As a species, humans are far-and-away the most capable organisms with reference to the ability to modify the environment. After us, the impact of other organisms falls off pretty fast.
Critters, such as locusts, come to mind. Numbering in the billions, these voracious insects can bring widespread devastation to seasonal plant growth in Africa. Bison, which once numbered in the tens of millions on this continent, could eat their way through untold tons of grass on the Great Plains. Both of these examples, however, are of a short-term nature.
When we speak of years-long transformations we have to look at other things like coral. It is said the Great Barrier Reef, stretching well over 1,000 miles along the Australian coast, is the single largest structure created by living organisms. That's impressive. But it takes unfathomable numbers of coral polyps to make this happen.
Taken as individuals, though, none of the above-mentioned species measure up. I can only think of one lowly shy animal even in the ballpark with humans in terms of long-term environmental shuffling. As it happens, this critter was also critical to the exploration and settlement of a large part of the U. S. and Canada. I'm talking about the beaver (Castor canadensis).
Once numbering as many as 90 million individuals, this animal was a primary motivator spurring early forays into the North American west. Or at least its hide was. Thousands of pioneering fur-trappers and voyageurs ventured into parts unknown seeking the lush waterproof fur of this large rodent to meet the demands of clothing makers, both here and in Europe. Fortunes were made in the fur trade (think John Jacob Astor or Hudson's Bay Company). Though once silk became the hot fabric du jour, demand for beaver fell and the animal began a slow recovery from near extinction.
Beavers, which can reach up to 60 pounds, are the second largest rodents in the world and continue to grow until they die. Armed with four impressive incisors, these animals are well known for their ability to fell rather large trees. It's an herbivore feeding on shoots, leaves and young wood.
In smaller watersheds their reputation as dam builders is storied. Entire drainages can be changed for decades by generations of beaver families erecting successive dams. This often creates multiple layers of terraced still pools which alter the plant life for miles. In this way, the animal is credited with preventing some erosion and being nature's "kidneys," by purifying water. In forested areas this goes mostly unnoticed. But when the animals ply their trade in urban zones, problems arise. Damage to landscapes can be severe as beavers saw down trees along rivers, mostly at night. Often trappers are brought in to eliminate nuisance animals.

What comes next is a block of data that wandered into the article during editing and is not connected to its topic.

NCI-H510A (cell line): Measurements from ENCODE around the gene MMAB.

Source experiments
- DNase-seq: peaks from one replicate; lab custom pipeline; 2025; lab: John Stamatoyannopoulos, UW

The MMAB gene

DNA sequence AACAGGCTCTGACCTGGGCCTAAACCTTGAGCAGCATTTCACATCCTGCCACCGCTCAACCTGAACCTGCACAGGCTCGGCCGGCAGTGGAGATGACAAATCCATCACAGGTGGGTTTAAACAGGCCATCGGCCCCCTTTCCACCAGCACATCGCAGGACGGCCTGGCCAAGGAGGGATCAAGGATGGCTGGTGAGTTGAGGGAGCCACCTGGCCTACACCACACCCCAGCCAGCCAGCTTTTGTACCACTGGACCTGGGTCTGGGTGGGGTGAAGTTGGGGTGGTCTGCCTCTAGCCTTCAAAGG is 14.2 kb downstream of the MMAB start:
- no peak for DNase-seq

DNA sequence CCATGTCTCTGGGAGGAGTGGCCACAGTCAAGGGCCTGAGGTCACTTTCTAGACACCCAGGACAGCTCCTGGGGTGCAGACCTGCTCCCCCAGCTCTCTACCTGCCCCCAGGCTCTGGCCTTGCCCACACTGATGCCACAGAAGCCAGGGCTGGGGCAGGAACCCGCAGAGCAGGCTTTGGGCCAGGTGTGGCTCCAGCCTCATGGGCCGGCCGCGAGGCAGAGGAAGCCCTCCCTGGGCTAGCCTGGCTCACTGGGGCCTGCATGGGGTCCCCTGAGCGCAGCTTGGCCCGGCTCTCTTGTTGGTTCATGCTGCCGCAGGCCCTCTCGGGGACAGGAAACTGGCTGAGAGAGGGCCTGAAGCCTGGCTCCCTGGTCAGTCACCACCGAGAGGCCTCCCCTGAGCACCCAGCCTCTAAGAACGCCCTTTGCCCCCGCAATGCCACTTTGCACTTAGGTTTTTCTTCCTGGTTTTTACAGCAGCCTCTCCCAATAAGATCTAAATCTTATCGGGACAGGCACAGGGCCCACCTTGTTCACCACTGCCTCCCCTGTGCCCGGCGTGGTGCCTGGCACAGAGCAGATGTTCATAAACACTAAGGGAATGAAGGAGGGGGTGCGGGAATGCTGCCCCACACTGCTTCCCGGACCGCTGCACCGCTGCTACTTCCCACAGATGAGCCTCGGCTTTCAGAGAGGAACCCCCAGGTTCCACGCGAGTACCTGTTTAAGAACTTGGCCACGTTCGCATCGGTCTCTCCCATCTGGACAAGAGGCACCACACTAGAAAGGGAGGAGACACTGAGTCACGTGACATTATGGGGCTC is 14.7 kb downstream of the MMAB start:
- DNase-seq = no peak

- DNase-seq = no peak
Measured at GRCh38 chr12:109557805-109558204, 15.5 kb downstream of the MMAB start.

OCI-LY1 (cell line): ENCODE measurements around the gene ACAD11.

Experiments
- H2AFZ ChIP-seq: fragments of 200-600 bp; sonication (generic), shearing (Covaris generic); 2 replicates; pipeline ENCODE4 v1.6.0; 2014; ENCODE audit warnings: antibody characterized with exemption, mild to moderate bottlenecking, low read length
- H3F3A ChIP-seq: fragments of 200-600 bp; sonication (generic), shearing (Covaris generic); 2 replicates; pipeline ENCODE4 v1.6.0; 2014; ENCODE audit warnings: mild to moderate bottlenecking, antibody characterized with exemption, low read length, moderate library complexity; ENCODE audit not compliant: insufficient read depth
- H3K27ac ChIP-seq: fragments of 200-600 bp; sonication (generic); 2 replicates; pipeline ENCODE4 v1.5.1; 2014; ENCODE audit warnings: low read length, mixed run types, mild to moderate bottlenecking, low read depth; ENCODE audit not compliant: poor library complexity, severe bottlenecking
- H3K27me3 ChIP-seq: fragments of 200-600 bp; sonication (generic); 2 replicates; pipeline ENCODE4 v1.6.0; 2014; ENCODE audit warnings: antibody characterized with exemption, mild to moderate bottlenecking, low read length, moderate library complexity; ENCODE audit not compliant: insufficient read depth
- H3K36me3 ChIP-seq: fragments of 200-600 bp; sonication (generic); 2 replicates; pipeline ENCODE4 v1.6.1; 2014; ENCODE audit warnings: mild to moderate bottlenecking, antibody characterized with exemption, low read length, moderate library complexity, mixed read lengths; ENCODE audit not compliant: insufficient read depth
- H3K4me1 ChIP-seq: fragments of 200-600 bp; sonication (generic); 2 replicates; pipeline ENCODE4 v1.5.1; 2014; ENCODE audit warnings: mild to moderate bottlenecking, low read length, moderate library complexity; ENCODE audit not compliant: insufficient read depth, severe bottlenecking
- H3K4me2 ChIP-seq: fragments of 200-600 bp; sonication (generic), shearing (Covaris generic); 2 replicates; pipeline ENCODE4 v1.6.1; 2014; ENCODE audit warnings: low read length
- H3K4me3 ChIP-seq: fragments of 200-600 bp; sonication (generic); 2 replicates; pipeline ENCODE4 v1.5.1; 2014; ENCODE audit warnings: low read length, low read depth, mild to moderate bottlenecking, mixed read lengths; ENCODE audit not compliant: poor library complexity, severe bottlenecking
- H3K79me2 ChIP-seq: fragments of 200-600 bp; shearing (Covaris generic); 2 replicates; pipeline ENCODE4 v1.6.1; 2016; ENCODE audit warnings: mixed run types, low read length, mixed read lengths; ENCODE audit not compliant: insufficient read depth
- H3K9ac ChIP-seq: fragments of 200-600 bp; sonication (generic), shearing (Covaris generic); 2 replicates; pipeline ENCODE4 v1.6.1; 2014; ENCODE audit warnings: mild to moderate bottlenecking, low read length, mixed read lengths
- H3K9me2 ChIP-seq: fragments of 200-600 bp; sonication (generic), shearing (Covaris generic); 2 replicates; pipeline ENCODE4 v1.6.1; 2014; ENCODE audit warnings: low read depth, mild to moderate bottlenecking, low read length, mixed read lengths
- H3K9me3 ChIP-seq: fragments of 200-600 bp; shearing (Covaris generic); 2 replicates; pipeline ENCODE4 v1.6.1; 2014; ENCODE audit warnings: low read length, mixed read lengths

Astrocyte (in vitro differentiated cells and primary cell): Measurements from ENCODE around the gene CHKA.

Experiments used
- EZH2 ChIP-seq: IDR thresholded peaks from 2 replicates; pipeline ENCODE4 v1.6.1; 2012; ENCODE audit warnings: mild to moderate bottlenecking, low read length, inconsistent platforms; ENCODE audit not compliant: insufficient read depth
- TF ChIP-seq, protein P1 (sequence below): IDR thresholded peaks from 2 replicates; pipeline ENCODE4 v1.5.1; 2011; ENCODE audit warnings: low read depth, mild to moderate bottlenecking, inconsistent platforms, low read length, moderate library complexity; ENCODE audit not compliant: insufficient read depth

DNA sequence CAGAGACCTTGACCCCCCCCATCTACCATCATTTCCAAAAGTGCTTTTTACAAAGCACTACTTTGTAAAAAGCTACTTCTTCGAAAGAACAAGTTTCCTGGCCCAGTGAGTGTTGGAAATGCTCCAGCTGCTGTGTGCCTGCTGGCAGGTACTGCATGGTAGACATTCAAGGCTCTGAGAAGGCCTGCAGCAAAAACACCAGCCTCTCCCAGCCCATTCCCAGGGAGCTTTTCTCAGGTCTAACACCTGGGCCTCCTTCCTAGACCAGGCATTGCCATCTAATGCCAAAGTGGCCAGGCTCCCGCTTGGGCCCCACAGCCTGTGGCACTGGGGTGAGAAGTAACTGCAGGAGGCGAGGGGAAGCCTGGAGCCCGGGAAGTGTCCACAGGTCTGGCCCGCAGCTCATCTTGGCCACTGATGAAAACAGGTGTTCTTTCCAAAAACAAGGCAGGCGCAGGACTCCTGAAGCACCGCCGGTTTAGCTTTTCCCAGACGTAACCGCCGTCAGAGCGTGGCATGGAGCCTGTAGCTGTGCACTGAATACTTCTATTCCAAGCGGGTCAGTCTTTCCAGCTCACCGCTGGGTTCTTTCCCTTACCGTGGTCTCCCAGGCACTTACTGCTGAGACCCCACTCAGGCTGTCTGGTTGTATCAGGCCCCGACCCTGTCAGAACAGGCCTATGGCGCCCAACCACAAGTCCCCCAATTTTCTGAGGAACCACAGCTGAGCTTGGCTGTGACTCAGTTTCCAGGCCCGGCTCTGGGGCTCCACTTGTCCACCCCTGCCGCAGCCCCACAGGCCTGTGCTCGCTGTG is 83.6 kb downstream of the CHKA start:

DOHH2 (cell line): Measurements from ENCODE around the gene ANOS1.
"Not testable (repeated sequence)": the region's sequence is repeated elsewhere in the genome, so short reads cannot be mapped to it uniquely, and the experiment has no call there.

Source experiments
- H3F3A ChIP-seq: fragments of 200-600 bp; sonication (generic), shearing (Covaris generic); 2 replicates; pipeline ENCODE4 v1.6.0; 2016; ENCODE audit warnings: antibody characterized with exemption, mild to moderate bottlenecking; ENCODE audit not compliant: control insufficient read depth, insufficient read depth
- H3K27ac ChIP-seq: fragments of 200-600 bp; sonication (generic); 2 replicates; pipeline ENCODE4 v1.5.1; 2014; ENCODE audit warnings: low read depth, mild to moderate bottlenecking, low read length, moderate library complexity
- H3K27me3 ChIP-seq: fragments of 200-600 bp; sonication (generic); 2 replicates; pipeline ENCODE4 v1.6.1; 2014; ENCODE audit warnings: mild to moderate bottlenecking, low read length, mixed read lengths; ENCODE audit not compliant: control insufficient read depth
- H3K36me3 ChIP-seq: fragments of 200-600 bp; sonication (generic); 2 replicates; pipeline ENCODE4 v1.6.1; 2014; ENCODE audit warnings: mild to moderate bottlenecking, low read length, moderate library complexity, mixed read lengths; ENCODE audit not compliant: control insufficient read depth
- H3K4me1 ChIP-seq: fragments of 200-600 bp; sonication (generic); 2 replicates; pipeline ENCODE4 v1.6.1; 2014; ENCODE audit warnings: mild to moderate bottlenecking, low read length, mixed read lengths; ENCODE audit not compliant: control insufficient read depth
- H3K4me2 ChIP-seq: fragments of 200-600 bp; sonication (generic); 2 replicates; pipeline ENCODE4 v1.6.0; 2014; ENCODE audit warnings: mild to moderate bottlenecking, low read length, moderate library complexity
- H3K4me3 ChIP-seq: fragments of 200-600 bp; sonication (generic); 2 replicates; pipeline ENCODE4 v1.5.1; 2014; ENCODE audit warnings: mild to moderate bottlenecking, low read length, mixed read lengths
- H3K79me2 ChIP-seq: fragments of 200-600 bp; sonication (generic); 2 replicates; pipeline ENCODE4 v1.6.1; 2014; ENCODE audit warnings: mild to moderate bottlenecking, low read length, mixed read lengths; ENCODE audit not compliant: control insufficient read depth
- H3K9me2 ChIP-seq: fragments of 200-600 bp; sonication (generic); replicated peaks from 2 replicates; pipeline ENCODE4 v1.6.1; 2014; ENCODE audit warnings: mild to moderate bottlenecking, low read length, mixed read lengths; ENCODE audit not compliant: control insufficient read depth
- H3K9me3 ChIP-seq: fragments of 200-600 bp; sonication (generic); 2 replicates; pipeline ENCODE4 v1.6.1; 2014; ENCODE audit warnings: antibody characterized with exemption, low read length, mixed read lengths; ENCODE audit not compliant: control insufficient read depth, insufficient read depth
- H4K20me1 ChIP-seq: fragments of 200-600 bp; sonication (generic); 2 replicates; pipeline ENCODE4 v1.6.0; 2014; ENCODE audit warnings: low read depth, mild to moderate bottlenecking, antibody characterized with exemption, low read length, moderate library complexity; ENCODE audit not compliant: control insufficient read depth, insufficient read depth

Beavers are said to mate for life and build impressive domed homes known as lodges. When rivers are too large to dam, the animals simply bore into the banks and create makeshift dens there. Inside, families consist of adults, yearlings, and kits (young). When beavers are two years old, they leave the lodge to find new territory.
This is an animal well-suited to its watery environment with webbed hind feet for propulsion through the water while its large, fleshy, scaled tail is used as a rudder. Extremely thick gray fur acts as insulation from the cold underneath a blanket of rich brown-to-black hairs.
Even in the absence of dams, it's not hard to find evidence of beavers. Woodchip piles around gnawed trees, matted runs leading to water, and curious piles of fresh twigs (collected in fall for winter food caches) stacked in the water are just a few obvious signs.
Seeing them is slightly tougher. Being nocturnal animals, your best bet is during dusk or dawn when beavers are more active. They are fairly wary critters and usually shun close approach. When alarmed, beavers perform a signature alarm by loudly slapping the water with its flat fleshy tail and submerging. It sounds like someone doing a cannonball dive.
While not nearly as numerous as it once was, the beaver remains historically significant. It's Canada's national animal and is featured on the reverse side of their nickel. It was also the mascot of the 1976 Summer Olympics in Montreal. This meek retiring critter is still sought by fur trappers even now. The glory days of the trade, however, ended more than a century and a half ago.